• Disabilities: Avoid using ‘the disabled’, ‘the handicapped’, and instead use  'people with disabilities not 'the disabled' or 'people with learning difficulties’, not 'mentally handicapped'.
  • Disease
    • Avoid health-determined categorisation.
      • Use ‘people with diabetes’; not ‘diabetics’.
      • Use ‘people with cancer’; not ‘cancer sufferers’.
      • Use ‘sexually transmitted infection (STI)’ and not ‘sexually transmitted disease (STD)’.
    • Avoid phrasing that dehumanises a patient. Many authors use case (instance of a disease) when they mean patient (i.e. the person or individual who is ill with the (disease).
  • AIDS
    • Ensure that ‘AIDS’ is used for the disease and ‘HIV’ for the  virus, e.g. do not use ‘AIDS carrier’, ‘AIDS positive’, ‘AIDS virus’ or ‘catching AIDS or HIV/AIDS’ (avoid using the solidus here).  
    • AIDS sufferer/victim’ is inappropriate; use ‘people with AIDS’.  
    • Refer to ‘people who practise high-risk activities’ and not ‘high-risk groups’.
    • The expression ‘full-blown AIDS’ is unnecessary if the correct distinction has been made between HIV and AIDS. 
  • Male versus Female
    • ‘Male’ and ‘female’ are adjectives, so be careful to use them as such (i.e. a male patient and a female frog, but a 35-year-old man, a French woman and a group of 25 men and 35 women).  
  • Sexuality: Avoid the terms ‘homosexual activities’ (if achievable within the manuscript’s context, specify which activity is being referred to, especially when dealing with medical research.) Avoid using ‘homosexuals’ (specify homosexual men or homosexual women).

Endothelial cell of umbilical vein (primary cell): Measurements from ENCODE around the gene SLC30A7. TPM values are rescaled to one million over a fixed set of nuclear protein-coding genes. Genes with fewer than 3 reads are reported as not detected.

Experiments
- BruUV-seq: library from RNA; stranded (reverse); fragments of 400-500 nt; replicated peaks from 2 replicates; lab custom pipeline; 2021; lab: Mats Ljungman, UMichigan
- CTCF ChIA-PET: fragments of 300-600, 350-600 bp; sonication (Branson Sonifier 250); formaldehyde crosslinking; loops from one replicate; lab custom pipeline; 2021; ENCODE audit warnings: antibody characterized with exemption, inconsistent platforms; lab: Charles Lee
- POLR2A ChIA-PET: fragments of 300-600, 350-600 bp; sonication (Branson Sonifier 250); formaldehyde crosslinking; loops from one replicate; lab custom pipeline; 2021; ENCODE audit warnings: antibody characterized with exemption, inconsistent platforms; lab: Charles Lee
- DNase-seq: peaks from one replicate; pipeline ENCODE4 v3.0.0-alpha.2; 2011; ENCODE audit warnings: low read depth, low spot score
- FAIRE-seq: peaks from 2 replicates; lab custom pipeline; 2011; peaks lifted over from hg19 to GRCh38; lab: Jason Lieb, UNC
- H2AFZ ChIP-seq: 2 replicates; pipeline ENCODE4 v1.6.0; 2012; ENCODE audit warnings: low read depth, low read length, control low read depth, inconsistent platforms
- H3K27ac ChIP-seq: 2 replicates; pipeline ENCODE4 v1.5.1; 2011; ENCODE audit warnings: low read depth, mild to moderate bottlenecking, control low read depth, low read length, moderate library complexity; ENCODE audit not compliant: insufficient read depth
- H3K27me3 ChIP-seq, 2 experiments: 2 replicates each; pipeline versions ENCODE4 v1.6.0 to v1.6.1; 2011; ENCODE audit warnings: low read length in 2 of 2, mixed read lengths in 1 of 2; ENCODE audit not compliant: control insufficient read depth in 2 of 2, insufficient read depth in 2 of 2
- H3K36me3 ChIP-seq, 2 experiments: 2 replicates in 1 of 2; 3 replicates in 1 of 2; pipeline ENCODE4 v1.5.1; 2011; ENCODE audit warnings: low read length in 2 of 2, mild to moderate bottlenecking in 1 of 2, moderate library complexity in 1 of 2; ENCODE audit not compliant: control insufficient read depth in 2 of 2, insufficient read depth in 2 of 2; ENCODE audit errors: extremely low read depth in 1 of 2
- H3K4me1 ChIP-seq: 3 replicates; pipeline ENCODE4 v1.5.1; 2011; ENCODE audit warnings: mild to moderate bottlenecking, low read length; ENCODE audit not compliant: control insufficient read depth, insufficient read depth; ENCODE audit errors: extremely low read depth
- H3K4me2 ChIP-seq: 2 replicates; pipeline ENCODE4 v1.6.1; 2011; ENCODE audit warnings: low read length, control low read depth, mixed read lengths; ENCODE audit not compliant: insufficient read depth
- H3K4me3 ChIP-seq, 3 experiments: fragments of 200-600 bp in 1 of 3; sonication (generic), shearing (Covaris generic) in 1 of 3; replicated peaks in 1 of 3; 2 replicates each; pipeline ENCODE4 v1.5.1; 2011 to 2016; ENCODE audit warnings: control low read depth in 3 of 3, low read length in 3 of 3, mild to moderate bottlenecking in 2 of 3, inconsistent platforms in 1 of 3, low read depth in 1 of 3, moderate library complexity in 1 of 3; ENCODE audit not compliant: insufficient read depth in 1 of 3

• Gender: Use gender neutral nouns. Avoid the use of ‘man’ if not specifically referring to men; for example: 
    • for ‘man’ use ‘humans’ 
    • for ‘man-kind’ use ‘the human race’  
    • for ‘man-power’ use ‘workforce’  
    • for ‘man-made fibre’ use ‘synthetic fibre’ 
  • ‘He/she’, ‘him/her’ and ‘his/hers’: For ‘he/she’, ‘him/her’ and ‘his/hers’ rather use ‘he or she’, ‘her or him’, ‘his or hers’ (without a solidus) or change to plural ‘they’. Use inclusive pronouns: use ‘he or she’, or rephrase the sentence (rephrasing to the plural form often works): 

✗ … Any observer of changes in publishing technology will perceive that he has need of… 

✓ … Observers of… will perceive that they have…

Beware of referring to people with stereotypical pronouns (e.g. ‘the doctor treated his patient’; ‘the secretary tidied her desk’).

  • Geography
    • The terms Third Worldpoor countries and underdeveloped countries should be avoided.
    • Developing or non-developed country/society is better, but it is best to specify countries or regions instead.
    • Western society and Western World should only be used in relation to geography; otherwise, use developed world/society or, even better, specify the countries themselves or the region. 

Tables, figures and photographs